document translation and personal data protection laws
Thread poster: MariusV

MariusV  Identity Verified
Lithuania
Local time: 15:20
English to Lithuanian
+ ...
Sep 9, 2007

Probably many of us have translated some official documents of persons (passport copies, birth/death/marriage/divorce certificates, diplomas, etc.) where such docs contain "sensitive personal information" (as defined by EU legislation and national legislation based on those EU legislative docs of the EU member countries). Just a simple question - can a translator or an agency just take (or make) passport or certificate copy for translation, have its data without any restrictions or one needs need to implement certain requirements (like to get an official registration of personal data holder and so on) ? Of course, we are not frauds who will use this info for some malignant purposes, but I just read some EU docs and our national law on personal data protection and, hey, so many strict things found there and it seems, based on that, that having a scanned personal ID copy is almost a criminal offence. I wonder how are these things in reality?



[Edited at 2007-09-09 23:11]


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Nicole Schnell  Identity Verified
United States
Local time: 05:20
English to German
+ ...
Good question. Sep 9, 2007

However, I think that as soon as a person commissions an agency with the translation of such documents, enters a contract, and pays for the translation, the permission is officially given.

What to do with such documents after the job is completed, is a different question. Personally, I shred each and every print-out after delivery, but the data remains on my computer and - as a business - I am supposed keep proof of my services.

IMO, the situation is similar to a tax filer/tax accountant-relationship. According to law, your personal data are nobodies business, still, you need their services.


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MariusV  Identity Verified
Lithuania
Local time: 15:20
English to Lithuanian
+ ...
TOPIC STARTER
comission in writing? Sep 9, 2007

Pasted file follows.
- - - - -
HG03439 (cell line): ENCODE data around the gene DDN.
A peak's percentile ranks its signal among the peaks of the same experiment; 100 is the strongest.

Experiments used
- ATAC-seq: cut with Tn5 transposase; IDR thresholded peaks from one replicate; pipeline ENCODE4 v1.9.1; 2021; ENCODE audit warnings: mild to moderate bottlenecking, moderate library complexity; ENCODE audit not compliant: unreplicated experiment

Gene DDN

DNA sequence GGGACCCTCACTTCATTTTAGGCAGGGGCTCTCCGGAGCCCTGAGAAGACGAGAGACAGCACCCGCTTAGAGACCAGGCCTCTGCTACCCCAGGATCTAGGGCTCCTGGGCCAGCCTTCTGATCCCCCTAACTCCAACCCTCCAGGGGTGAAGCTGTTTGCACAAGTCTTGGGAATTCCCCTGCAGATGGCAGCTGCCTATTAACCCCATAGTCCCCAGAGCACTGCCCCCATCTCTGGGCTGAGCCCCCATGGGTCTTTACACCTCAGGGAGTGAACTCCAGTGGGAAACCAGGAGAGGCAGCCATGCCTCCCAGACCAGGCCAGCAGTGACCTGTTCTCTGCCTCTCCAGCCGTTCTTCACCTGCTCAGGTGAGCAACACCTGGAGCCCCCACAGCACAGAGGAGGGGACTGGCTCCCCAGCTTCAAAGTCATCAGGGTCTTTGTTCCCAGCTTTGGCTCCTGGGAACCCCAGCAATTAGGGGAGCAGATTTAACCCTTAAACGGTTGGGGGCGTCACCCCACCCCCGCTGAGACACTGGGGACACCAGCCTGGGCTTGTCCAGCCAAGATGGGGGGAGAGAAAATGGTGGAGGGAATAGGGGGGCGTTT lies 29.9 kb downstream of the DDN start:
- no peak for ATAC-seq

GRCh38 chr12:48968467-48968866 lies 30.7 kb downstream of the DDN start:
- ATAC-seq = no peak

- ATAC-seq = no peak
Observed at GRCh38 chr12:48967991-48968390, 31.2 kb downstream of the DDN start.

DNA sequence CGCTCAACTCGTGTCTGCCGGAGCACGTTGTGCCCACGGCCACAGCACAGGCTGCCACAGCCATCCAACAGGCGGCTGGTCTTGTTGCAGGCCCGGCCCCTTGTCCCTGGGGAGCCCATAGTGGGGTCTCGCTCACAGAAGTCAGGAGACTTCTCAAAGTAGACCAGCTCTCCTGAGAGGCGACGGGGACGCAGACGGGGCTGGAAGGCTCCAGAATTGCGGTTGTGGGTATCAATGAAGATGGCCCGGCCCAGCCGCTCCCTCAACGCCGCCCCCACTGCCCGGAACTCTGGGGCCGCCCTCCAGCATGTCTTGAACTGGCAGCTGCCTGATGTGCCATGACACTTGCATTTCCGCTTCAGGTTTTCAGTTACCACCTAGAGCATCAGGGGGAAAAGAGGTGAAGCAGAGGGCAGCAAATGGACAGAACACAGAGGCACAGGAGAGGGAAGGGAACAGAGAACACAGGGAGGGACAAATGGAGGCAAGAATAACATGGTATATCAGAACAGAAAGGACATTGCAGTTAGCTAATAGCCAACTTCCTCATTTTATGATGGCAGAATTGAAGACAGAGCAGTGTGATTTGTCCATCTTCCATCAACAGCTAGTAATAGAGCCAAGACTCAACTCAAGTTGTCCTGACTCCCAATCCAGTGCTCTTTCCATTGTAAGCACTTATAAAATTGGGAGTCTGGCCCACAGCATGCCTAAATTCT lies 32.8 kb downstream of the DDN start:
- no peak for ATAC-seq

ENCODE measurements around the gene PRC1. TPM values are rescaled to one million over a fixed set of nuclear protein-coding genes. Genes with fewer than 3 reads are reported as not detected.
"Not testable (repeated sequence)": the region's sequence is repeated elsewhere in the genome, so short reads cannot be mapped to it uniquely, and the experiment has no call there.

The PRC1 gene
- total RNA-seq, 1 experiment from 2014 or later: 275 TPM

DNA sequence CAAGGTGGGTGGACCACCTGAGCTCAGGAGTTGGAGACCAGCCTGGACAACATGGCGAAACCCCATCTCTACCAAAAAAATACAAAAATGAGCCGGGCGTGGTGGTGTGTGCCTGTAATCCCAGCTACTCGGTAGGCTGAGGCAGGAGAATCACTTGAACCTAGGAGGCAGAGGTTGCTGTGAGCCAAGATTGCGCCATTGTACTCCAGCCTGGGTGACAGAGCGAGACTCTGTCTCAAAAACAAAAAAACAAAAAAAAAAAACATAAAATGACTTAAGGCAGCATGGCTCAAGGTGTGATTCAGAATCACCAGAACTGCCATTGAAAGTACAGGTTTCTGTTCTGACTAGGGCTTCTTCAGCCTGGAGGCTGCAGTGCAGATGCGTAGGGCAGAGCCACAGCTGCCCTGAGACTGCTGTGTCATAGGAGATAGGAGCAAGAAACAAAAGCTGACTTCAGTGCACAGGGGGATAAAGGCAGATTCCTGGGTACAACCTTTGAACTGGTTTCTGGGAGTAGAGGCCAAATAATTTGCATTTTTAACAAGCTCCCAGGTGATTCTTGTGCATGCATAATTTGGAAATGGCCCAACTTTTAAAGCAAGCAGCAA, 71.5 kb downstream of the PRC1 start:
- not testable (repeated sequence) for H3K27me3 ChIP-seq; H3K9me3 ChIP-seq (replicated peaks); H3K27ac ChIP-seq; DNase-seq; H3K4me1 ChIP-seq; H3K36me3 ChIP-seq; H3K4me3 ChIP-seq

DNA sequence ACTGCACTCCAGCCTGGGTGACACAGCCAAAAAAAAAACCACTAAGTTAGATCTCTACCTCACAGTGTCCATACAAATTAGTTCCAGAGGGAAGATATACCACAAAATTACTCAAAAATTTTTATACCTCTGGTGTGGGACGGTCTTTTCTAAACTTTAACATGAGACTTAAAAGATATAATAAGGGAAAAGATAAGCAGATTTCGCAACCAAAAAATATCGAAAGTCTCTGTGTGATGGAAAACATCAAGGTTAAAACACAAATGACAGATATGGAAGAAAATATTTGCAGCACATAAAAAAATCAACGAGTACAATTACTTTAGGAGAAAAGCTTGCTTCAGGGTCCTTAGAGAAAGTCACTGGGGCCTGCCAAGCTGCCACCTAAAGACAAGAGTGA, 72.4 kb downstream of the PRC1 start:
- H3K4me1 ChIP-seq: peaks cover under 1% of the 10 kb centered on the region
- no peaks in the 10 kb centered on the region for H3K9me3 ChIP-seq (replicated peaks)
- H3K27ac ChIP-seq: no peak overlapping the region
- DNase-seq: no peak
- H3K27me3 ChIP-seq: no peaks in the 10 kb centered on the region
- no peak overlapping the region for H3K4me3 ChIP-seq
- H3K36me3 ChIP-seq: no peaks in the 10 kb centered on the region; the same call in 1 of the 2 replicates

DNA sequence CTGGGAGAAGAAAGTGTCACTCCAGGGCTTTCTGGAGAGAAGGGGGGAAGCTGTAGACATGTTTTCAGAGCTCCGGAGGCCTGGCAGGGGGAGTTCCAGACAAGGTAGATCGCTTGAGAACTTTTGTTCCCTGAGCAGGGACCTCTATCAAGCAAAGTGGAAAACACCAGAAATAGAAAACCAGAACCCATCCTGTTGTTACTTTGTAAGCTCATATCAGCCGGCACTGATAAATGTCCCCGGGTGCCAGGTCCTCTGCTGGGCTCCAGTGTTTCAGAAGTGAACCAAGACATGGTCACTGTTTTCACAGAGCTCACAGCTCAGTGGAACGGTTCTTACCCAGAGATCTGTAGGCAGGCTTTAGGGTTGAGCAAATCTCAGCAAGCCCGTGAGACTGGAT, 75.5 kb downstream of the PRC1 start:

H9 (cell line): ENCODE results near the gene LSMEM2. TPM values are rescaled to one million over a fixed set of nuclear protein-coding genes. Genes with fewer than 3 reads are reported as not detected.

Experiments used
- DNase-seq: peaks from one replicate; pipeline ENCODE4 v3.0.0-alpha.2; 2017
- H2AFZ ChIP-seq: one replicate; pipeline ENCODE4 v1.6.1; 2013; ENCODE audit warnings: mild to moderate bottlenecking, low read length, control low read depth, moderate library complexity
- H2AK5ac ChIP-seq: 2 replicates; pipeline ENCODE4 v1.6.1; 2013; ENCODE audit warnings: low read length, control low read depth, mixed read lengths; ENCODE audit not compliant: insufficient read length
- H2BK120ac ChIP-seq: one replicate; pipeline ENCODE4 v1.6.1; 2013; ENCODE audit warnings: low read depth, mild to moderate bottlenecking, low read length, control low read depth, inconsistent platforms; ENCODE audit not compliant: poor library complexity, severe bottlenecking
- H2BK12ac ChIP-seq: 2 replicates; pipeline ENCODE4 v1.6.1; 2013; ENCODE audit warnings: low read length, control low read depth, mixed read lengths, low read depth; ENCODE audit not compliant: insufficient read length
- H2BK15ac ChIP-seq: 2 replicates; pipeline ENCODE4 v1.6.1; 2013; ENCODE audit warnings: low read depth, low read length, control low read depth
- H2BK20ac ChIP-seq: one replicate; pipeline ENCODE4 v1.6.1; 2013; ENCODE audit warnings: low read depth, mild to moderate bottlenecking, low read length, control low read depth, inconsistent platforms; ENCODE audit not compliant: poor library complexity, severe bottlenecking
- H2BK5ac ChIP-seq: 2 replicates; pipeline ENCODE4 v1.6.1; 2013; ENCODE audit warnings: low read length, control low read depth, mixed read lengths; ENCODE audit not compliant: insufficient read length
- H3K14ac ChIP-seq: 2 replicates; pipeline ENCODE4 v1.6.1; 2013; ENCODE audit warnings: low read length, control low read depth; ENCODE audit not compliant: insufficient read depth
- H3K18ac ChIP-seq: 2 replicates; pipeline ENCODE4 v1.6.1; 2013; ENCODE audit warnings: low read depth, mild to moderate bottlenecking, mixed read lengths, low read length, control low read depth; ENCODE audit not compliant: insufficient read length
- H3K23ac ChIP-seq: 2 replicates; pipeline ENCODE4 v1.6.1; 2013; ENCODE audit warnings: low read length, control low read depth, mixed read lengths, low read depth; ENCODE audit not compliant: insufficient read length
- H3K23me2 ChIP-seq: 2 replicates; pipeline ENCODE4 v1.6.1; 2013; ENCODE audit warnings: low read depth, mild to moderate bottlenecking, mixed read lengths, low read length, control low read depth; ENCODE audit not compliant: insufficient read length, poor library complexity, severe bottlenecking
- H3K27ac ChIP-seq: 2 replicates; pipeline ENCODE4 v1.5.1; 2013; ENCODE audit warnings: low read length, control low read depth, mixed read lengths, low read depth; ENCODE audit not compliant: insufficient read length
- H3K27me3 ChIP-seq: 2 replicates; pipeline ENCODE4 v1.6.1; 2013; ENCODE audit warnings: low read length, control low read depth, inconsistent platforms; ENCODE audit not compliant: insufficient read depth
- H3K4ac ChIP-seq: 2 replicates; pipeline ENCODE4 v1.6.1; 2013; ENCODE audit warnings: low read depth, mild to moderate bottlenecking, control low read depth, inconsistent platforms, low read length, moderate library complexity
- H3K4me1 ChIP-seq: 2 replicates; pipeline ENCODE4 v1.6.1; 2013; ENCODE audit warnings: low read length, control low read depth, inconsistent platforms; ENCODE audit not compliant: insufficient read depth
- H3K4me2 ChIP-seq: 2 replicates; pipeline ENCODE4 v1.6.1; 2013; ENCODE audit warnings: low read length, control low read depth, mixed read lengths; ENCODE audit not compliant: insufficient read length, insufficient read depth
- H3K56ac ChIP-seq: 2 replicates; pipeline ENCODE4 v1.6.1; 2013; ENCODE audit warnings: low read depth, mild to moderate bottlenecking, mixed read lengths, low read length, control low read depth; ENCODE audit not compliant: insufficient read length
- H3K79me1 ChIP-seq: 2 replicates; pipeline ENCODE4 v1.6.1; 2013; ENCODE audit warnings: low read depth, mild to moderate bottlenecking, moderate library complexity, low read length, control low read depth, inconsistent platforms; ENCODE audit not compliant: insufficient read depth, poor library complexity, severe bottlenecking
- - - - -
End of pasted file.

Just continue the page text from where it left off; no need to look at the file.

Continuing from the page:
Nicole Schnell wrote:

However, I think that as soon as a person commissions an agency with the translation of such documents, enters a contract, and pays for the translation, the permission is officially given.

What to do with such documents after the job is completed, is a different question. Personally, I shred each and every print-out after delivery, but the data remains on my computer and - as a business - I am supposed keep proof of my services.

IMO, the situation is similar to a tax filer/tax accountant-relationship. According to law, your personal data are nobodies business, still, you need their services.


OK, very logical. Then more questions. If the client has a contract or, at least, a written and signed permission of the client for the agency or the freelancer to have his/her personal data for being able to translate a document, no problem. Permission is give, and you have not "stolen" the data. But again - do you have the right just to have such data? OK, one person. But many translators have dozens of docs translated per day. And another issue - do you have the right to store it (you have to, as you said, for a proof of your translation)...So, I see two stages here related to personal data. And the law, at least as it sounds formally, does not give a clear definition if a translator/agency can just have and store this info based on the consent of the client only...I am not a lawyer, maybe I do not understand those things as these should be understood, but...Just interested...Esp. what relates to agencies that have hundreds of docs per year or even per month?


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Beatriz Galiano
Argentina
Local time: 09:20
English to Spanish
+ ...
Good Answer Sep 10, 2007

I think you can keep the copy of your translations and a copy of the original for people to see the source text.

Now, the law applies to everybody no matter the profession they might have. So, I suppose you are not allowed to 'show' the whole document, maybe the name of the individual or company should be protected so that his/their privacy is respected.

That is, I think documents should be edited so as to keep them anonymous, but I dont know exactly what is demanded by law in these cases.

Now if you are talking about agencies that have loads of data of this kind, I suppose that as long as they do not use them for any other purpose than as files of work done, they are harmless.

CU


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Nicole Schnell  Identity Verified
United States
Local time: 05:20
English to German
+ ...
This is getting really interesting. Sep 10, 2007

Because you are right.

Two of my regular clients are specializing in such documents and I am translating such files by the pound, from immigration papers (which include each and every personal document you can think of), to criminal records.

Which raises the question if only sworn in translators should be authorized to do this.

[Edited at 2007-09-10 00:22]


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Henry Hinds  Identity Verified
United States
Local time: 06:20
English to Spanish
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Return Them Sep 10, 2007

I have no idea of any laws on this subject in the US. I translate a large number of personal documents, some given to me directly by the parties involved and others by third parties (law firms, etc.).